This looks like something a bunch of grad students might have dreamed up in a 10-minute brainstorming session over a few beers. For those who have read Atlas Shrugged, this should look exactly like the State Science Institute’s report on Rearden Metal. From the real state science folks at the Interagency Working Group on Climate Change and Health.
There are potential impacts on cancer both directly from climate change and indirectly from climate change mitigation strategies. Climate change will result in higher ambient temperatures that may
increase the transfer of volatile and semi-volatile compounds from water and wastewater into the atmosphere, and alter the distribution of contaminants to places more distant from the sources, changing subsequent human exposures. Climate change is also expected to increase heavy precipitation and flooding events, which may increase the chance of toxic contamination leaks from storage facilities or runoff into water from land containing toxic pollutants. Very little is
known about how such transfers will affect people’s exposure to these chemicals—some of which are known carcinogens—and its ultimate impact on incidence of cancer. More research is needed to determine the likelihood of this type of contamination, the geographical areas and populations most likely to be impacted, and the health outcomes that could result.
Although the exact mechanisms of cancer in humans and animals are not completely understood for all cancers, factors in cancerdevelopment include pathogens, environmental contaminants, age, and genetics. Given the challenges of understanding the causes of cancer, the links between climate change and cancer are a mixture of fact and supposition, and research is needed to fill in the gaps in what we know.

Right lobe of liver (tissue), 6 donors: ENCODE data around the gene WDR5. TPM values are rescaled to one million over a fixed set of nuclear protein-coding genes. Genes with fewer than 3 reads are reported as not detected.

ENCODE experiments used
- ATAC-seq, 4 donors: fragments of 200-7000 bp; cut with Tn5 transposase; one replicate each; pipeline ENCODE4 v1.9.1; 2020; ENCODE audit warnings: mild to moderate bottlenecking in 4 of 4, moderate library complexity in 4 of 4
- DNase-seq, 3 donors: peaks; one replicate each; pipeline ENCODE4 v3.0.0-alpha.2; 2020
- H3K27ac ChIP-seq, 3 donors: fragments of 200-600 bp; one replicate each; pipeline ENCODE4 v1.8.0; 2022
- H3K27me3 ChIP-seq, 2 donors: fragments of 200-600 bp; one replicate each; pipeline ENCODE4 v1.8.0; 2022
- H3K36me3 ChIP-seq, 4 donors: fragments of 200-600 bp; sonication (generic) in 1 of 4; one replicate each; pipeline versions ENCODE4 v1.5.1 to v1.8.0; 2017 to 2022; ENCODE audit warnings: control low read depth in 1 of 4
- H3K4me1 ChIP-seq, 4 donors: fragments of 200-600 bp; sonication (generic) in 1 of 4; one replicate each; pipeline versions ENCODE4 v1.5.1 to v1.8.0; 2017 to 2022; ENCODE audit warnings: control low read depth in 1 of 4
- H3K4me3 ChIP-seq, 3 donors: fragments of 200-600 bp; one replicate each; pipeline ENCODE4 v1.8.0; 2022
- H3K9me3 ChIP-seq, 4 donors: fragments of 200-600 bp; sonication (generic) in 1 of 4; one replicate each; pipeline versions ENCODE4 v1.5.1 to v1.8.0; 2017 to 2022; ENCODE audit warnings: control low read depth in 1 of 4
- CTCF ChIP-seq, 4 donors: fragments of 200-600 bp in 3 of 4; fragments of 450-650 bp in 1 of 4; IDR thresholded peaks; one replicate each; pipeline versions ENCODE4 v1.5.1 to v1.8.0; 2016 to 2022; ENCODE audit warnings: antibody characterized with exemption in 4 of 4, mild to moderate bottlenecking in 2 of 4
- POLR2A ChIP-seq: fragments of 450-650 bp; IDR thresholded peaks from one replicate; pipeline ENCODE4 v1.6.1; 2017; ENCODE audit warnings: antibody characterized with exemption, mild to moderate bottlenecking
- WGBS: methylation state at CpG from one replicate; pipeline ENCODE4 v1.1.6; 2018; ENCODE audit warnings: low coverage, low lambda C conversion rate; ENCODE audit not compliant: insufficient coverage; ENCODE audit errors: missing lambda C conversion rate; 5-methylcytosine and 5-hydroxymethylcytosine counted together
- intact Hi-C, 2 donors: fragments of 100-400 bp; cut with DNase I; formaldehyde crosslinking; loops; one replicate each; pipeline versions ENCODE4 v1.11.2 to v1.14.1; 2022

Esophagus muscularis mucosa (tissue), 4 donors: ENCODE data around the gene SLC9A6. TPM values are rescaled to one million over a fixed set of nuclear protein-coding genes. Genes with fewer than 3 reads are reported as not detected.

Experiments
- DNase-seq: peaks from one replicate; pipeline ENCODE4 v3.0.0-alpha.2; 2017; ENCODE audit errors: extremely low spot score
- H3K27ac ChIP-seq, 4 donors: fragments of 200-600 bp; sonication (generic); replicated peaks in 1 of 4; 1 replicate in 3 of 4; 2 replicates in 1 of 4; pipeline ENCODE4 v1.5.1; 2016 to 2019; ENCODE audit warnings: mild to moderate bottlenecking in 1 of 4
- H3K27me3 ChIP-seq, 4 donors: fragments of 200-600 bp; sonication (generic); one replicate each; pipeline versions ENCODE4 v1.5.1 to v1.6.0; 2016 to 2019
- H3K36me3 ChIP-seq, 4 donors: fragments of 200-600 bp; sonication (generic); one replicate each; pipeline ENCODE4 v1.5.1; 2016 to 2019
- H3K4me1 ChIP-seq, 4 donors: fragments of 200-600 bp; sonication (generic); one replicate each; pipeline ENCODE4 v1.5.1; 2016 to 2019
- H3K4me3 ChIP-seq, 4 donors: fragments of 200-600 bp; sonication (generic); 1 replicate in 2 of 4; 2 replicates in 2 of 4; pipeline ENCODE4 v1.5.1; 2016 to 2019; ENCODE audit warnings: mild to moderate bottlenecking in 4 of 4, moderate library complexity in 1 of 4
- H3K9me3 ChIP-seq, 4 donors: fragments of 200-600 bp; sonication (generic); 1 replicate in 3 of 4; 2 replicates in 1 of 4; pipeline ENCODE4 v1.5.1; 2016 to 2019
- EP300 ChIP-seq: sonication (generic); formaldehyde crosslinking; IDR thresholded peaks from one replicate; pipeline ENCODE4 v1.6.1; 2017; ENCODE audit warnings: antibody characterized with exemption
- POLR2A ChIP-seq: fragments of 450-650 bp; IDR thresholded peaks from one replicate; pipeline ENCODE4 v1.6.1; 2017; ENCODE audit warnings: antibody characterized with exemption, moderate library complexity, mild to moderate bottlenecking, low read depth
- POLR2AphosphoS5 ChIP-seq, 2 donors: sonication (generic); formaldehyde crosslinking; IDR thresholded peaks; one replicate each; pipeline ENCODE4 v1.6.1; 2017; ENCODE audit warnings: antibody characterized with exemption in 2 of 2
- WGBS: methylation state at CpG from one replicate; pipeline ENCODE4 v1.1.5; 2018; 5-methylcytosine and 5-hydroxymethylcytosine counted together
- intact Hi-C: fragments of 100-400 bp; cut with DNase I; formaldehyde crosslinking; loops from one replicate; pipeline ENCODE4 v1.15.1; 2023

One possible direct impact of climate change on cancer may be through increases in exposure to toxic chemicals that are known or suspected to cause cancer following heavy rainfall and by
increased volatilization of chemicals under conditions of increased temperature. In the case of heavy rainfall or flooding, there may be an increase in leaching of toxic chemicals and heavy metals
from storage sites and increased contamination of water with runoff containing persistent chemicals that are already in the environment. Marine animals, including mammals, also may suffer
direct effects of cancer linked to sustained or chronic exposure to chemical contaminants in the marine environment, and thereby serve as indicators of similar risks to humans.64 Climate impact
studies on such model cancer populations may provide added dimensions to our understanding of the human impacts.
Remember, the point of this all is not science, but funding. This is basically a glossy budget presentation. Obama has said that climate is really, really important to him. He has frozen a lot of agency budgets, and told them new money is only for programs that supports his major initiatives, like climate change. So, every agency says that their every problem is due to climate change, just as every agency under Bush said that they were critical to fighting terrorism. This document is the NIH salvo to get climate change money, not actual science.